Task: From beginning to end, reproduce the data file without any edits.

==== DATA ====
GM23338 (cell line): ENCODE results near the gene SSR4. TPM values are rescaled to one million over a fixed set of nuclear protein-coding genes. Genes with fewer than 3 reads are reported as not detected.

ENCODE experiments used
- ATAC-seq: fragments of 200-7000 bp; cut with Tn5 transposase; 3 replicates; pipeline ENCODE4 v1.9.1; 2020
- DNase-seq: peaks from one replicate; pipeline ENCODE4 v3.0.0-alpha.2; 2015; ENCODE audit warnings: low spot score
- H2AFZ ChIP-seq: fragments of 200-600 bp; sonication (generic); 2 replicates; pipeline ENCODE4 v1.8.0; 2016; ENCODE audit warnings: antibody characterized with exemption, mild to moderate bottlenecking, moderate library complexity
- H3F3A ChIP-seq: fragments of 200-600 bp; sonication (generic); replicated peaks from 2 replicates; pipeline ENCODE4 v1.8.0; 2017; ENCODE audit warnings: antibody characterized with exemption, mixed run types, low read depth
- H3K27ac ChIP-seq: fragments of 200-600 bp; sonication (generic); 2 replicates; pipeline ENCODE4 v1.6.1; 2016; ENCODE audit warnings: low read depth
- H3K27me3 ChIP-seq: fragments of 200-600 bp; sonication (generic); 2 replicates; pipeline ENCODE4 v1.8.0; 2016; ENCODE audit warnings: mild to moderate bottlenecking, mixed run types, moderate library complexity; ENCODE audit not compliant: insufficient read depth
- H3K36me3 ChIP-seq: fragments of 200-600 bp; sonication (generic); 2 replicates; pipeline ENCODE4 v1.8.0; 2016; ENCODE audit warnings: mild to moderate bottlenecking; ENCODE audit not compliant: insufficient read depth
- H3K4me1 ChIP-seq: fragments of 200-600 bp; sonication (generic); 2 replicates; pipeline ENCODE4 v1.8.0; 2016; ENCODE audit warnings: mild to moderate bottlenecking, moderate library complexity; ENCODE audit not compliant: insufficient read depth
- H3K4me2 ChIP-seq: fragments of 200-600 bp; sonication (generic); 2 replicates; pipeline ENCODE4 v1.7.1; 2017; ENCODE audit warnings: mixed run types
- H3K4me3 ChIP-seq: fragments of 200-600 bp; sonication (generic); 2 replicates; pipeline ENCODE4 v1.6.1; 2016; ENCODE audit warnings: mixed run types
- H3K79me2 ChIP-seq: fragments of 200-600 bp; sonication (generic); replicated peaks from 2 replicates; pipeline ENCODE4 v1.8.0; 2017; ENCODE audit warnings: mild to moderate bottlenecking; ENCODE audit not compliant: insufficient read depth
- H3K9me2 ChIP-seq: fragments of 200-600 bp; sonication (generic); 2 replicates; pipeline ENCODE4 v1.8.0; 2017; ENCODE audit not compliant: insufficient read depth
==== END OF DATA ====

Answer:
GM23338 (cell line): ENCODE results near the gene SSR4. TPM values are rescaled to one million over a fixed set of nuclear protein-coding genes. Genes with fewer than 3 reads are reported as not detected.

ENCODE experiments used
- ATAC-seq: fragments of 200-7000 bp; cut with Tn5 transposase; 3 replicates; pipeline ENCODE4 v1.9.1; 2020
- DNase-seq: peaks from one replicate; pipeline ENCODE4 v3.0.0-alpha.2; 2015; ENCODE audit warnings: low spot score
- H2AFZ ChIP-seq: fragments of 200-600 bp; sonication (generic); 2 replicates; pipeline ENCODE4 v1.8.0; 2016; ENCODE audit warnings: antibody characterized with exemption, mild to moderate bottlenecking, moderate library complexity
- H3F3A ChIP-seq: fragments of 200-600 bp; sonication (generic); replicated peaks from 2 replicates; pipeline ENCODE4 v1.8.0; 2017; ENCODE audit warnings: antibody characterized with exemption, mixed run types, low read depth
- H3K27ac ChIP-seq: fragments of 200-600 bp; sonication (generic); 2 replicates; pipeline ENCODE4 v1.6.1; 2016; ENCODE audit warnings: low read depth
- H3K27me3 ChIP-seq: fragments of 200-600 bp; sonication (generic); 2 replicates; pipeline ENCODE4 v1.8.0; 2016; ENCODE audit warnings: mild to moderate bottlenecking, mixed run types, moderate library complexity; ENCODE audit not compliant: insufficient read depth
- H3K36me3 ChIP-seq: fragments of 200-600 bp; sonication (generic); 2 replicates; pipeline ENCODE4 v1.8.0; 2016; ENCODE audit warnings: mild to moderate bottlenecking; ENCODE audit not compliant: insufficient read depth
- H3K4me1 ChIP-seq: fragments of 200-600 bp; sonication (generic); 2 replicates; pipeline ENCODE4 v1.8.0; 2016; ENCODE audit warnings: mild to moderate bottlenecking, moderate library complexity; ENCODE audit not compliant: insufficient read depth
- H3K4me2 ChIP-seq: fragments of 200-600 bp; sonication (generic); 2 replicates; pipeline ENCODE4 v1.7.1; 2017; ENCODE audit warnings: mixed run types
- H3K4me3 ChIP-seq: fragments of 200-600 bp; sonication (generic); 2 replicates; pipeline ENCODE4 v1.6.1; 2016; ENCODE audit warnings: mixed run types
- H3K79me2 ChIP-seq: fragments of 200-600 bp; sonication (generic); replicated peaks from 2 replicates; pipeline ENCODE4 v1.8.0; 2017; ENCODE audit warnings: mild to moderate bottlenecking; ENCODE audit not compliant: insufficient read depth
- H3K9me2 ChIP-seq: fragments of 200-600 bp; sonication (generic); 2 replicates; pipeline ENCODE4 v1.8.0; 2017; ENCODE audit not compliant: insufficient read depth